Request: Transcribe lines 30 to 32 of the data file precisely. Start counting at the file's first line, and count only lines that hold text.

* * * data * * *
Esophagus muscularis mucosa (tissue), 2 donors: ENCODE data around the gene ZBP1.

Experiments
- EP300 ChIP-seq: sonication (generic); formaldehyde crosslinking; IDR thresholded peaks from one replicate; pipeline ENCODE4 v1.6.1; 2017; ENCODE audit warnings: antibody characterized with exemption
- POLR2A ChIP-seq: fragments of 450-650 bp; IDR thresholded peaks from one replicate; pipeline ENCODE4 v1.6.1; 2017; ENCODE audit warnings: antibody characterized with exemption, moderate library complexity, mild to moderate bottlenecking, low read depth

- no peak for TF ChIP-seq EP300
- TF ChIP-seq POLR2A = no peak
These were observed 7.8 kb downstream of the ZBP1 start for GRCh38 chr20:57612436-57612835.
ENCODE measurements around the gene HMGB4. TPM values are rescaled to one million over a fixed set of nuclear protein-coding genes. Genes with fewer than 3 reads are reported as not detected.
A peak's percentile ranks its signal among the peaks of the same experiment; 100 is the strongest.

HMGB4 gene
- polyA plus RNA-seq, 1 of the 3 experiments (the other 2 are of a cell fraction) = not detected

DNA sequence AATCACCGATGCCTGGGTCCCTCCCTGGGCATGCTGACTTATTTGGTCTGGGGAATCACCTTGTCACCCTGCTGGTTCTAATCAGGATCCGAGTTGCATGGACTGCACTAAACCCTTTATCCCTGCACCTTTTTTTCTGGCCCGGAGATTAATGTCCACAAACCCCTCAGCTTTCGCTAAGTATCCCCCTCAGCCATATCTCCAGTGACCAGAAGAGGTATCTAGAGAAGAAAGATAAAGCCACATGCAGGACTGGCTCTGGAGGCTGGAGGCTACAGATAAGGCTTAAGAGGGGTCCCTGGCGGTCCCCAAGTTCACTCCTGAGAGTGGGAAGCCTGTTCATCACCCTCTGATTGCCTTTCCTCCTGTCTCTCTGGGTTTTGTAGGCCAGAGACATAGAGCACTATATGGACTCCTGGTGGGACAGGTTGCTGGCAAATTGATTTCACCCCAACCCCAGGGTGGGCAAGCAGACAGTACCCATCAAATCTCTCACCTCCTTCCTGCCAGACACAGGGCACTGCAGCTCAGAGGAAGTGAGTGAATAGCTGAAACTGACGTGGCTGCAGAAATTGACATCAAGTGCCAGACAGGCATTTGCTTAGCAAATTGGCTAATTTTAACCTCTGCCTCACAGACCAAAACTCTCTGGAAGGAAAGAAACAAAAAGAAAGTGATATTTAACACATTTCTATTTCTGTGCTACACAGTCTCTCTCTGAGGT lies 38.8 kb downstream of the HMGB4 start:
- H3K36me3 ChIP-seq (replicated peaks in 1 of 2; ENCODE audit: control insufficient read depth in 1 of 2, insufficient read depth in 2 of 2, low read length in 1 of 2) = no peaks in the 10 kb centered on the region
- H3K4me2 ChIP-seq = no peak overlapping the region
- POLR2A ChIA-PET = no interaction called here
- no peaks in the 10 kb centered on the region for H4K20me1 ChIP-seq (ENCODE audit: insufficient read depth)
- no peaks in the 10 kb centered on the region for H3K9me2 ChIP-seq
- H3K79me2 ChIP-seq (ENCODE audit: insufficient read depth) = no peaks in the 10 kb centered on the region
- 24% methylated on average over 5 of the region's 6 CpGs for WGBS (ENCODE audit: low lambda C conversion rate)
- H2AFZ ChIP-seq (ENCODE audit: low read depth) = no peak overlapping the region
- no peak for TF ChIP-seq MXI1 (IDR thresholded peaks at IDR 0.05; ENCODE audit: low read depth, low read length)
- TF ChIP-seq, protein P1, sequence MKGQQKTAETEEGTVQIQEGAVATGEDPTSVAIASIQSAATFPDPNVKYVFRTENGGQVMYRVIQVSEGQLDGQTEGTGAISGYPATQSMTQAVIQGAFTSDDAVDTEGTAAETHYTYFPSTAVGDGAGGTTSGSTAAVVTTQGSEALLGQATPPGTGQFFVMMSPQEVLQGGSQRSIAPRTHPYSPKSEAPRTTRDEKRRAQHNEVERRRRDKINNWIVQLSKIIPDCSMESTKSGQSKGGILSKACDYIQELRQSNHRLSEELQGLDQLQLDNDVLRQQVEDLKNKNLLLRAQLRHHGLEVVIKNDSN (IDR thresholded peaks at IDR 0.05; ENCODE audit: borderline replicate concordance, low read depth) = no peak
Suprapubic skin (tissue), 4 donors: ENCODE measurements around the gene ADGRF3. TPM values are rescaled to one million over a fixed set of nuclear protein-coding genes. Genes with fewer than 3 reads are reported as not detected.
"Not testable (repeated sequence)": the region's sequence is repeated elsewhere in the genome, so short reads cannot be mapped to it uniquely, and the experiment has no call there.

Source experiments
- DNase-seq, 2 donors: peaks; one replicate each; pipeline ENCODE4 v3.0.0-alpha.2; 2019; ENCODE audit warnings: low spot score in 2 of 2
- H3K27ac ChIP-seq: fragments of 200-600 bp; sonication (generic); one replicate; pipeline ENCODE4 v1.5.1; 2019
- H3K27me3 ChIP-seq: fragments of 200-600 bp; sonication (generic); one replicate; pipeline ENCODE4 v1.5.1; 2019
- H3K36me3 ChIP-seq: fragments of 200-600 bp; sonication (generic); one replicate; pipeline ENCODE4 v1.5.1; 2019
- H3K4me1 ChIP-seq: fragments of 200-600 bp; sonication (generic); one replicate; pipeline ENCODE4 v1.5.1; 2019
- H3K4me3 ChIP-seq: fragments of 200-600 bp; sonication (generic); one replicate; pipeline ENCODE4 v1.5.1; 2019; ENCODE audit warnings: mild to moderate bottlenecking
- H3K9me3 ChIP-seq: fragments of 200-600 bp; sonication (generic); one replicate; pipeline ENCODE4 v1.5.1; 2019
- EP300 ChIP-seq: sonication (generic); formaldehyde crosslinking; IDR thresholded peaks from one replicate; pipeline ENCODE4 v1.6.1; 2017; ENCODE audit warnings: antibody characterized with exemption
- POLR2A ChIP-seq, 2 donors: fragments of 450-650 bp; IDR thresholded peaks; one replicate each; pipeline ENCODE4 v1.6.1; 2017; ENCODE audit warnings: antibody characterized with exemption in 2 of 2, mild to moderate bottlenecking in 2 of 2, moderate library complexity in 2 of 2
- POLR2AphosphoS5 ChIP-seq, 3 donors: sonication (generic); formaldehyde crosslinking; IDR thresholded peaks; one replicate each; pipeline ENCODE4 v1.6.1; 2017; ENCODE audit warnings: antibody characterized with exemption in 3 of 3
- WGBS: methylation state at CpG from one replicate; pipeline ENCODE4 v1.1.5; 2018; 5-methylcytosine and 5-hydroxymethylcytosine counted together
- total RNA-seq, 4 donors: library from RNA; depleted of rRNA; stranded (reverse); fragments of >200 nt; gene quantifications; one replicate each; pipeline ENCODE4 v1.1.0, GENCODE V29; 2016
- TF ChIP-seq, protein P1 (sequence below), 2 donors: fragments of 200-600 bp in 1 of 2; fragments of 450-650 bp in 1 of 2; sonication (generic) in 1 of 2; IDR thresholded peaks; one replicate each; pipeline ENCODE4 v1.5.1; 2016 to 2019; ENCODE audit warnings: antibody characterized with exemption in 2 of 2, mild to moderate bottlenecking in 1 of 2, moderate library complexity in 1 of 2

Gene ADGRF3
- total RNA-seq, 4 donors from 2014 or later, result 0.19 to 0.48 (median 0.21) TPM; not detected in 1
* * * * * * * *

- H3K4me1 ChIP-seq: fragments of 200-600 bp; sonication (generic); one replicate; pipeline ENCODE4 v1.5.1; 2019
- H3K4me3 ChIP-seq: fragments of 200-600 bp; sonication (generic); one replicate; pipeline ENCODE4 v1.5.1; 2019; ENCODE audit warnings: mild to moderate bottlenecking
- H3K9me3 ChIP-seq: fragments of 200-600 bp; sonication (generic); one replicate; pipeline ENCODE4 v1.5.1; 2019